Using this strict criterion of a sequence of five words found two or more times in the passage, we find 28 distinct elements or lines of text meet this criterion. That is plenty of material with which to see whether the text is structured as a chiasmus. If it is, surely a majority (at least) of these longer, exact duplicates of text will line up in a pattern of reverse parallelism spanning most or all of the passage. For example, if the 28 lines formed (say) 12 pairs in reverse parallel order with four lines that did not fit the pattern, that data would be a very good result in favor of a chiastic outline. If most of the lines of text do not fit such a pattern, on the other hand, we can be sure that the passage is not a chiasmus. Applying the most generous standard to the question, if the hypothetical chiasmus is to be taken seriously we would expect at least half of the 28 lines to fit a chiastic pattern; anything less than that would have to be viewed as strong evidence against the passage being a chiasmus.

Applying the Inductive Method to Alma 36

Here is what we find when we apply this method to Alma 36 (words underlined mark the sequences of five or more words repeated elsewhere in the passage): 

A that inasmuch as yeshall keep the commandments of God, ye shall prosper in the land (v. 1)
B and shall be lifted up at the last day (v. 3)
C seeking to destroy the church of God; (v. 6)
C If thou wilt of thyself be destroyed, seek no more to destroy the church of God (v. 9)
D and it came to pass that (v. 10)
E I fell to the earth (v. 10)
C If thou wilt be destroyed of thyself, seek no more to destroy the church of God (v. 11)
E I fell to the earth (v. 11)
F the very thoughts of coming into the presence of my God (v. 14)
F O, thought I…that I might not be brought to stand in the presence of my God (v. 15)
D and it came to pass that (v. 17)
G while I was harrowed up by the memory of my many sins (v. 17)
H Jesus Christ, a Son of God (v. 17)
H O Jesus, thou Son of God (v. 18)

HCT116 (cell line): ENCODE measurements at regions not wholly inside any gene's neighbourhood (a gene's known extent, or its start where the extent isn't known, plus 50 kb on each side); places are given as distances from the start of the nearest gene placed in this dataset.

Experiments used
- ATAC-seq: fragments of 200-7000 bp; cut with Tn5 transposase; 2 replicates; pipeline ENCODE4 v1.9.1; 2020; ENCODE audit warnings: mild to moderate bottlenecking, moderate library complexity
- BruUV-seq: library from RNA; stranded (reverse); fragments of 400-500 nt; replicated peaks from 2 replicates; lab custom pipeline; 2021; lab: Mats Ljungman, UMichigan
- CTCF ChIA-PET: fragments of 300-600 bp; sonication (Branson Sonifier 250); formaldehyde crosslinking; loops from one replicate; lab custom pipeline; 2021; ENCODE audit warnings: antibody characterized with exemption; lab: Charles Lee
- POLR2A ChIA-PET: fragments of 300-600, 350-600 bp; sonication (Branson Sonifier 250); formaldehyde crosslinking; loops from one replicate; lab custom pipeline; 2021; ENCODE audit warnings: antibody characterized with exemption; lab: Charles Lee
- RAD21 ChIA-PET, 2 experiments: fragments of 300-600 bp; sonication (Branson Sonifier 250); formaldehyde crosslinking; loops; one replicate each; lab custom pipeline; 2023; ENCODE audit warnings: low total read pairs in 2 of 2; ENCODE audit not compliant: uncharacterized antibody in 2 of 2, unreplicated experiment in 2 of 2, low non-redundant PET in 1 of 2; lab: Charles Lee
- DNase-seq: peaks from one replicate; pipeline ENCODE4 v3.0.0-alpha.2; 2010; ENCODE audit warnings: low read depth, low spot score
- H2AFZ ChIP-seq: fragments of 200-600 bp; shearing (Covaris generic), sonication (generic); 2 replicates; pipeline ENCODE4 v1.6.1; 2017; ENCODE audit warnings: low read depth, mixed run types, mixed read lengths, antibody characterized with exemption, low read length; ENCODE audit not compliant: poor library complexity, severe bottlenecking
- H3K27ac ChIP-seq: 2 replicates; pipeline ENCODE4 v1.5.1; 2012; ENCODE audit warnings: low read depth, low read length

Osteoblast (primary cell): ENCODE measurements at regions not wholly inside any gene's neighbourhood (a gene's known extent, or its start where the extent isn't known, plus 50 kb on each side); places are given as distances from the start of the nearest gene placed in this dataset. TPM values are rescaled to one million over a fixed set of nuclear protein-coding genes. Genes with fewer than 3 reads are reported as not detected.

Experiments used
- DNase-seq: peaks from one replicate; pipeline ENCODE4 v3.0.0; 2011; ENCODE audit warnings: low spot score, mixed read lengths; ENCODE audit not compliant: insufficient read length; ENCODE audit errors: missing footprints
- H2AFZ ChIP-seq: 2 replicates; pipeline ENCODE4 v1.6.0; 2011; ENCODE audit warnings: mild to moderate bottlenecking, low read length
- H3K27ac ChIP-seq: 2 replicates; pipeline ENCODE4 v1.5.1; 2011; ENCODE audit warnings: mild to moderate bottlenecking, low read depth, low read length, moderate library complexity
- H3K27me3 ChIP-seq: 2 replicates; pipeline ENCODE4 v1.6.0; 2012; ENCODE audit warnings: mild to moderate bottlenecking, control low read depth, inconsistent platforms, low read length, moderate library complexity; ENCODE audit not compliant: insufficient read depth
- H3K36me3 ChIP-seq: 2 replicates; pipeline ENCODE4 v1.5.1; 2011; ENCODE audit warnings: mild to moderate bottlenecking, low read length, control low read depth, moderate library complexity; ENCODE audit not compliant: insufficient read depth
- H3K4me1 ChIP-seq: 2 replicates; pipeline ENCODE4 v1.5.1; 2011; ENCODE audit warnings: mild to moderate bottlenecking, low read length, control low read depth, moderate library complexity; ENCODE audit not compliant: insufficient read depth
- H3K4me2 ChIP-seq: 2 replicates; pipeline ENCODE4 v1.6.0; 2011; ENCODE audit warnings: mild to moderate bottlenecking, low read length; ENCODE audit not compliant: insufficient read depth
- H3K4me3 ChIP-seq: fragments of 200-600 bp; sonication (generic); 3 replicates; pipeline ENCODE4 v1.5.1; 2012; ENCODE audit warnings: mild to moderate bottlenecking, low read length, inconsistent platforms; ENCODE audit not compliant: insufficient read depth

G yea, I was harrowed up by the memory of my sins no more (v. 19)
I yea, I say unto you, my son (v. 21)
J that there can be nothing so exquisite and so bitter, as was my pains (v. 21)
I Yea, and again I say unto you, my son (v. 21)
J that on the other hand, there can be nothing so exquisite and sweet as was my joy (v. 21)
B raise me up at the last day (v. 28)
K yea, and…he hath brought our fathers out of Egypt (v. 28)
L yea, and he hath delivered them out of bondage and captivity, from time to time (v. 28)
K yea, and he hath also brought our fathers out of Jerusalem (v. 29)
L and he hath also…delivered them out of bondage and captivity, from time to time (v. 29)
M for ye had ought to know (v. 30)
A that inasmuch as ye shall keep the commandments of God, ye shall prosper in the land (v. 30)
M and ye had ought to know also (v. 30)
A that inasmuch as ye will not keep the commandments of God, ye shall be cut off from his presence (v. 30)

This analysis shows that the passage of Alma 36 as a whole is not a chiasmus. Most of these substantial repetitions cannot be made to fit an outline of the passage as a chiasmus. Taking the two references to Jesus as the central lines of a hypothetical chiasmus, the following shows the most number of elements that can be extracted from the 28 listed above that would fall into a reverse parallelism structure:

A that inasmuch as yeshall keep the commandments of God, ye shall prosper in the land (v. 1)
B and shall be lifted up at the last day (v. 3)
G while I was harrowed up by the memory of my many sins (v. 17)
H Jesus Christ, a Son of God (v. 17)
H O Jesus, thou Son of God (v. 18)
G yea, I was harrowed up by the memory of my sins no more (v. 19)
B raise me up at the last day (v. 28)
A that inasmuch as ye shall keep the commandments of God, ye shall prosper in the land (v. 30)

Only 8 of the 28 lines of text that contain substantial verbal parallels with other lines can be made to fit into a chiastic outline (and this result includes the two references to Jesus even though they are shorter verbal parallels). Now, of course eight consecutive lines in reverse parallelism (ABCD – DCBA) would be a fine and impressive chiasmus. However, ABCCDECEFFDGH – HGIJIJBKLKLMAMA is not a chiasmus.